Every producing state allows voluntary pooling of lands and mineral interests. The lesser grants permissions for voluntary pooling via the pooling clause in the lease. Leases without a pooling clause require separate negotiations on a case-by-case basis with the lessor, often ending with a signed ratification of the pooled unit.
Voluntary pooling creates the equivalent of one big lease covering the entire pooled unit area. All mineral interests inside the pooled area share proportionately in production and revenues based on their respective leases and contracts. The terms and conditions of each individual lease still must be honored.
Voluntary pooling is accomplished with a Declaration of Pooled Unit (DPU). The title on the document can vary, such as Designation of Unit, Declaration of Pooling, etc. But the purpose remains the same, and all pooling documents must contain certain components to make them effective. The DPU is filed by the operator of the proposed pooled unit for this initial well, to establish the pooled unit according to the state’s regulatory agency requirements.
The size and configuration of a DPU is based on state requirements enacted for conservation and protection of the state’s natural resources. In addition, a DPU is needed not only to equitably distribute production revenues from the pooled unit, but to preserve the leases included in it. A valid DPU moves a lease into its secondary term when the primary term expires, or perpetuates a lease already in its secondary term that might have part of its lands producing from other wells that stop producing. Not all DPUs are written the same, however. The precise content and order of that content will vary from operator to operator, DPU to DPU, but all must contain certain components to make them fully effective.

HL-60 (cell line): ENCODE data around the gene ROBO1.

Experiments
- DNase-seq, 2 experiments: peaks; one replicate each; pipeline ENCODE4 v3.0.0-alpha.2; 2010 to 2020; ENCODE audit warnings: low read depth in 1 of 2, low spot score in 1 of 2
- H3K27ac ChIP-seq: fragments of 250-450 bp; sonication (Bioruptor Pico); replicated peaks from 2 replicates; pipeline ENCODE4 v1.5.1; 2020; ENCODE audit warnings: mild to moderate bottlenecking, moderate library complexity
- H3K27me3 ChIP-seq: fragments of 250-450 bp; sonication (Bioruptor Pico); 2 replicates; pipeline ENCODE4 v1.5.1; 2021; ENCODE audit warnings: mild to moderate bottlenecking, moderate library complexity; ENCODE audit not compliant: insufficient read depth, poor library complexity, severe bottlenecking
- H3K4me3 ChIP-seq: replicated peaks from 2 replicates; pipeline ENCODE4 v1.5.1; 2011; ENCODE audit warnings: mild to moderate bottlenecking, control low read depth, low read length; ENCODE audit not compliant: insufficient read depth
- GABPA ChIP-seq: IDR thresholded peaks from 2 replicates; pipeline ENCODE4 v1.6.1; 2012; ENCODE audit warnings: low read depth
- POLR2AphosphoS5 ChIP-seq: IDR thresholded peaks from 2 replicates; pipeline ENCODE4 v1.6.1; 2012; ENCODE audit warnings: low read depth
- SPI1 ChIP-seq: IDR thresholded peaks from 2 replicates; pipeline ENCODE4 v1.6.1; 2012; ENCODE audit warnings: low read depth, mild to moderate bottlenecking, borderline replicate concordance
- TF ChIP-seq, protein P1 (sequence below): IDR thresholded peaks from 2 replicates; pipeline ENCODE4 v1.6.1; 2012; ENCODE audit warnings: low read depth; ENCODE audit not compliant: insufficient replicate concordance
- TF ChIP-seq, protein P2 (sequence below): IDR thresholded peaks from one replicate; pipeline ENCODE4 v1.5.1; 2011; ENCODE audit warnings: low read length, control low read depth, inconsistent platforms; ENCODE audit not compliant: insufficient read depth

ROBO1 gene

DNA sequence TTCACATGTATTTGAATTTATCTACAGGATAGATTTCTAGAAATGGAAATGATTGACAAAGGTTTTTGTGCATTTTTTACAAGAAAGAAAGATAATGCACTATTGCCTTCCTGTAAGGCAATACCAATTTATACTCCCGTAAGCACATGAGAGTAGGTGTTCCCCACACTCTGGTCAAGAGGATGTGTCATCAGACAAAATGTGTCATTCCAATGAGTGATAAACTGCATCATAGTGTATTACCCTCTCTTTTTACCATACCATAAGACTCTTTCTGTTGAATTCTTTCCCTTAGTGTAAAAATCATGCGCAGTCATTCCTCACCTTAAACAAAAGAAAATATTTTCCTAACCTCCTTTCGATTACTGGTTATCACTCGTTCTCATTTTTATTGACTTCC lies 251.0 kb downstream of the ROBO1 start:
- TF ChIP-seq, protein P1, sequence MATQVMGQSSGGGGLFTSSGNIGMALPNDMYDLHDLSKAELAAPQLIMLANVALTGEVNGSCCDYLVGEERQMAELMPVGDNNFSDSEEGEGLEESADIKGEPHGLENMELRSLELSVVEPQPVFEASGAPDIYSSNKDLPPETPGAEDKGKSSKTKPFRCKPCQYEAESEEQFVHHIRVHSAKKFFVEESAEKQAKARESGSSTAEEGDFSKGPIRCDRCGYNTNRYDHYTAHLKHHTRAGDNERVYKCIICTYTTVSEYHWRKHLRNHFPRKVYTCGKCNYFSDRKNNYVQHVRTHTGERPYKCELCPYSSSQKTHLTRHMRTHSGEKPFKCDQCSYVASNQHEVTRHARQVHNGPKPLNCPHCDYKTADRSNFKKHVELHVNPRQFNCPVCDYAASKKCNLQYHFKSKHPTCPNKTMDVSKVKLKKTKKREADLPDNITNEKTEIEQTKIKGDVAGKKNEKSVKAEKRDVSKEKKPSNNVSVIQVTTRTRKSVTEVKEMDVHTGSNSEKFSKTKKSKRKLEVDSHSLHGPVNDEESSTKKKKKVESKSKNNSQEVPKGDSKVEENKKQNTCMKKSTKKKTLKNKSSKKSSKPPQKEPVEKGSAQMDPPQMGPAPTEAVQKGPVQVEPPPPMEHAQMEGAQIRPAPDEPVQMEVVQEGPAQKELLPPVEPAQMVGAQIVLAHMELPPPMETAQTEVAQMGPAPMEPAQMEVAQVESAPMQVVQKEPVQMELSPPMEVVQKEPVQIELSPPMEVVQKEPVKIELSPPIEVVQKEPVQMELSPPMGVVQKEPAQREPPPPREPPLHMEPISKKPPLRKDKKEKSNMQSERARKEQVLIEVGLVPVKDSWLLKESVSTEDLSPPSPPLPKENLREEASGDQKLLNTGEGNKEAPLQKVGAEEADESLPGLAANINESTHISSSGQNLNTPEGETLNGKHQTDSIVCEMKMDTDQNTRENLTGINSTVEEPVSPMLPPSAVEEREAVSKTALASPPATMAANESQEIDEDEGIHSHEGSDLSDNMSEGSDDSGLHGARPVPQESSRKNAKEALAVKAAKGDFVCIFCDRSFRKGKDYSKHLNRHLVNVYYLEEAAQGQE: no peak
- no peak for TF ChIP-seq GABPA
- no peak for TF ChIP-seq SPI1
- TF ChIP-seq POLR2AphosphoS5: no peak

There are six components that the analyst should find in a DPU verifying its validity and effectiveness.
The first component is a statement declaring the party or parties signing it is/are (a) the owner of an interest in any of the leases being pooled by it, (b) the unit is declared for the purpose of exercising the voluntary permissions granted for pooling. It is the language in (b) that will automatically move into its secondary term any of leases still in their primary term when that primary term expires. An Exhibit A list of leases will be referenced here.
The second component is a description of the unit area, often referencing an Exhibit B setting out the metes and bounds legal description, that may, or may not, also include a unit plat referenced as Exhibit C.
The third component is a statement establishing the legal unit name. This is the name that should appear in the official filings with the state’s regulary agency, such as application for drilling permit, etc., and all plats.
The fourth component is a statement reserving the right to dissolve the unit. This statement is important to avoid title problems for mineral interest and leasehold interest owners after production ceases from the unit, and other reasons.
The fifth component is a statement binding all successors-in-interest to the DPU, not just the original signers.
The sixth, and final necessary component the division order analyst should find in an effective DPU is the effective date. The effective date must be prior to the end of the primary term of the earliest-expiring lease listed in Exhibit A, otherwise that lease will expire before its pooling clause can be invoked by the DPU.
There are additional clauses that can appear in an DPU, at the discretion of the operator drafting and filing the DPU. These additional clauses are optional, designed to reduce financial liability for the leasehold owners that signed the DPU.
Next week’s blog will be “Declaration of Pooled Unit: Operator’s Responsibilities Towards Third Party Leasehold Owners.”